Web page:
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Spontaneous Circulation

Spontaneous Circulation: A Sweet Wide Complex Tachycardia

Bruen, Charles MD

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doi: 10.1097/01.EEM.0000437841.15012.9e
    Presenting ECG

    A 29-year-old man with history of type 1 diabetes mellitus presents after two weeks of feeling ill, which grew worse over the past two days. This included a productive cough, subjective fevers, and frequent vomiting. He reports no headache, chest pain, or abdominal pain. He has had financial problems after losing his job about a month earlier, and is currently living in a local motel. His brother brought him to the emergency department for evaluation after finding him in bed confused, with vomit on the floor.

    He appeared ill, and was oriented only to self. Vital signs were blood pressure 78/43 mm Hg, pulse 146 bpm, respiratory rate 26 bpm, temperature 37.2°C, and SpO2 96%. A fingerstick glucose measurement read “high.” Intravenous access was established, initial laboratory tests were sent, and fluid resuscitation was initiated with 2000 mL 0.9% saline. A 12-lead ECG was obtained.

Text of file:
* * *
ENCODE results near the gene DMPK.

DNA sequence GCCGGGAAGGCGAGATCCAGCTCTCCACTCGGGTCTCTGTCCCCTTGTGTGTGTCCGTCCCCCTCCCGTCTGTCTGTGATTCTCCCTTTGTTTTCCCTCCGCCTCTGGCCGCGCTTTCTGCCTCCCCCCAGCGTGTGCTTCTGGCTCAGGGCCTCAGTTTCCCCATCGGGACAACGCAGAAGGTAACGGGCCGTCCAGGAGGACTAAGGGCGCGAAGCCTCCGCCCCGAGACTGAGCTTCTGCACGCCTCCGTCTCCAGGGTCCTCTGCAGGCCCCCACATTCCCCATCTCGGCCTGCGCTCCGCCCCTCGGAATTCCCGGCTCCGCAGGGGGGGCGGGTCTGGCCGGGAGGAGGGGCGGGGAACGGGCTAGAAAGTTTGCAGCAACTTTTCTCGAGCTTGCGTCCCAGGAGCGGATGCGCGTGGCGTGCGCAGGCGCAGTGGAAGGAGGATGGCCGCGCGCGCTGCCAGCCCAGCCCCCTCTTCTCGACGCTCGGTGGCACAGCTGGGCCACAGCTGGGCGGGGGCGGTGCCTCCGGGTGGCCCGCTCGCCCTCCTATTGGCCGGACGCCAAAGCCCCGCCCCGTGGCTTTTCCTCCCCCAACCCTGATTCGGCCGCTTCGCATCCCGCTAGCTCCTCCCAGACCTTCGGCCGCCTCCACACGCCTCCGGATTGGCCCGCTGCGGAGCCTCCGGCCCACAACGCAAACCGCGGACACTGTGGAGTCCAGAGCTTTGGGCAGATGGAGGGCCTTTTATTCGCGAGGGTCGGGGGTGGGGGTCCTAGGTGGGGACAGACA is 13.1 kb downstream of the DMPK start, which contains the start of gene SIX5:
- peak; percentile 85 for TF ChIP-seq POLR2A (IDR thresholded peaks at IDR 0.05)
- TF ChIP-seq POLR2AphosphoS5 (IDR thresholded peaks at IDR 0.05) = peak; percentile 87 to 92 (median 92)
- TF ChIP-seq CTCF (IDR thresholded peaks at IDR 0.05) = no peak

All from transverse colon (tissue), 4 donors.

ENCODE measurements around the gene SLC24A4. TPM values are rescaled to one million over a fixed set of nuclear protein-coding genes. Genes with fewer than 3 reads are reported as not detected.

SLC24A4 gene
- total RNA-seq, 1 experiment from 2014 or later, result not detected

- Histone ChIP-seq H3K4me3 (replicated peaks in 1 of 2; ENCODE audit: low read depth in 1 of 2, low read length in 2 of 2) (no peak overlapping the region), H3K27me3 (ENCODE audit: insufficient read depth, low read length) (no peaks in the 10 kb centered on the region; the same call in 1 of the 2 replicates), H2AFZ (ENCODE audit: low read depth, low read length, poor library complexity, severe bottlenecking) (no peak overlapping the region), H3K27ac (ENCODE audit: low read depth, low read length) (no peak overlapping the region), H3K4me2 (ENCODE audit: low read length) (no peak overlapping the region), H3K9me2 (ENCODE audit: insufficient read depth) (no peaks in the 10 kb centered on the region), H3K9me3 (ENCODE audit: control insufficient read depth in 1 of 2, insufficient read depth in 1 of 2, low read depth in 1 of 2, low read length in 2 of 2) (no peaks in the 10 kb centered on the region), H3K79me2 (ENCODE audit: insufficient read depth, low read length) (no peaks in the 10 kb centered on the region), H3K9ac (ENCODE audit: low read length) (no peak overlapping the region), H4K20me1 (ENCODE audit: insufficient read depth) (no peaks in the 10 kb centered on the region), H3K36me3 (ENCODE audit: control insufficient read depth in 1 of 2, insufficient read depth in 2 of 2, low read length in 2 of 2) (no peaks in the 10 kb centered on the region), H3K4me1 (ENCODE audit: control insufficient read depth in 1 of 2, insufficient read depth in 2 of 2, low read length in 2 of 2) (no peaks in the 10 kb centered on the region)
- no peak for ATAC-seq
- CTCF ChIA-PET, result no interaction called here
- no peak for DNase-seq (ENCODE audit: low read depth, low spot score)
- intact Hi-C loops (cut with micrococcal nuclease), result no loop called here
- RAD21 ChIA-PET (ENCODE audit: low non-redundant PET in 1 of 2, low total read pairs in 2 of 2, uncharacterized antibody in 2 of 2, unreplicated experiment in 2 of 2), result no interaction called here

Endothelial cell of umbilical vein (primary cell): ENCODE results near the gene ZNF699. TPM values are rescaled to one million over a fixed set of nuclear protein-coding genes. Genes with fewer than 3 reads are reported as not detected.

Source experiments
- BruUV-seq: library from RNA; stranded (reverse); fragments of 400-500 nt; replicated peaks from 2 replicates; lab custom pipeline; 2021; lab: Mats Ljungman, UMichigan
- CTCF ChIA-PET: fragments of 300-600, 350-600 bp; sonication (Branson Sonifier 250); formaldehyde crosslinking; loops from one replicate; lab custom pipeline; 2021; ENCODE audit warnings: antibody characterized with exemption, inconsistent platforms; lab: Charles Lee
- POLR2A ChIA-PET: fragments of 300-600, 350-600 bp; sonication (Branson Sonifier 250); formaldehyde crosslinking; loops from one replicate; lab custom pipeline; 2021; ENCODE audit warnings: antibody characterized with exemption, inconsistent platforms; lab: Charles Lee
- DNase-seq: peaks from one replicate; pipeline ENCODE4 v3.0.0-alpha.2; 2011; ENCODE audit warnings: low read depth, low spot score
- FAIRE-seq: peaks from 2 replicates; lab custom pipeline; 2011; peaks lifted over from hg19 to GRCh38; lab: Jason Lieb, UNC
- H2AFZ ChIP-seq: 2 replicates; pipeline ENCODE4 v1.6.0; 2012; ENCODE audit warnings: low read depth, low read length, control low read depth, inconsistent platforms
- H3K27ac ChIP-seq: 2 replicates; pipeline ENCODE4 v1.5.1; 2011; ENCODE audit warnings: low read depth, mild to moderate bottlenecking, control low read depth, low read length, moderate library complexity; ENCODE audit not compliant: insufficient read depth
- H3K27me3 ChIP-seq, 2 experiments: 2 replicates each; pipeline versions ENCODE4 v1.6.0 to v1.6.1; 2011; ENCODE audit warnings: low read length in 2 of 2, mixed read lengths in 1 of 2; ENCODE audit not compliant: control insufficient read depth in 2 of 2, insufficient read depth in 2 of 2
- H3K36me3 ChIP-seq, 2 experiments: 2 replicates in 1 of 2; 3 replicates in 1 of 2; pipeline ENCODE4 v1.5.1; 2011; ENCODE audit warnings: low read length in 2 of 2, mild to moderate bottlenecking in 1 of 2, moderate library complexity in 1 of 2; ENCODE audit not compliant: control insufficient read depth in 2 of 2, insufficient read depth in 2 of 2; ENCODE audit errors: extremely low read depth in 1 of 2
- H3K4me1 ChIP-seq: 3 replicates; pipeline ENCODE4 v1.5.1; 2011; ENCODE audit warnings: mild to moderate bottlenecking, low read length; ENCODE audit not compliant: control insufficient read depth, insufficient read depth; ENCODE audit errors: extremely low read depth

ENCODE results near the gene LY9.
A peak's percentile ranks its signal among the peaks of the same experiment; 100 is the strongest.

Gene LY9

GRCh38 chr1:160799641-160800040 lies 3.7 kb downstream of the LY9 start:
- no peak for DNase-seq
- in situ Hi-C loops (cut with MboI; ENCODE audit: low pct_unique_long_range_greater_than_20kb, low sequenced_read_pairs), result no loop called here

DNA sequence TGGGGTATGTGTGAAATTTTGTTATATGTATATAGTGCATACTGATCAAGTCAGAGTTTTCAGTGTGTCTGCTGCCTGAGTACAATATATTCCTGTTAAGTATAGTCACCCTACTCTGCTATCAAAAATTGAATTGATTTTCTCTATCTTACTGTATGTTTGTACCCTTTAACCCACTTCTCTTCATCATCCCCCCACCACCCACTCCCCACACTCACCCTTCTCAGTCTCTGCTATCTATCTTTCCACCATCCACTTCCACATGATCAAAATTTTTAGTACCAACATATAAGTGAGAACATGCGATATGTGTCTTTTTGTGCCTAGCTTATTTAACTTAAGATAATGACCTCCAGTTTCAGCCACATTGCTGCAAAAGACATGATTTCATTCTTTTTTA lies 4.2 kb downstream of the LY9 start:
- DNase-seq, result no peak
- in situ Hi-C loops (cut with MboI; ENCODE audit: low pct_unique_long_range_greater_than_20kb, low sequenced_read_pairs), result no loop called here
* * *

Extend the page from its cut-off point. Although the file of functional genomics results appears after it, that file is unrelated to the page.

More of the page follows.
The ECG shows a regular wide complex tachycardia at a rate of about 170 bpm with QRS width of 160 ms. The patient was hemodynamically unstable, and was therefore electrically cardioverted (biphasic synchronized at 150 J). A repeat ECG after cardioversion showed sinus tachycardia with peaked T-waves. The patient was found to be in profound diabetic ketoacidosis (glucose 1120 mg/dl, bicarbonate 10 mEq/L) and hyperkalemic (6.6 mEq/L).

    He was treated successfully for DKA, with return to normal sinus rhythm. Hyperkalemia is a cause of aberrant conduction that can manifest as wide complex tachycardia.

    Find a complete case discussion and more information on wide complex tachycardia by reading Spontaneous Circulation in EMN's iPad App on Nov. 6 or in the Spontaneous Circulation blog at 13, where additional EKGs are also available.

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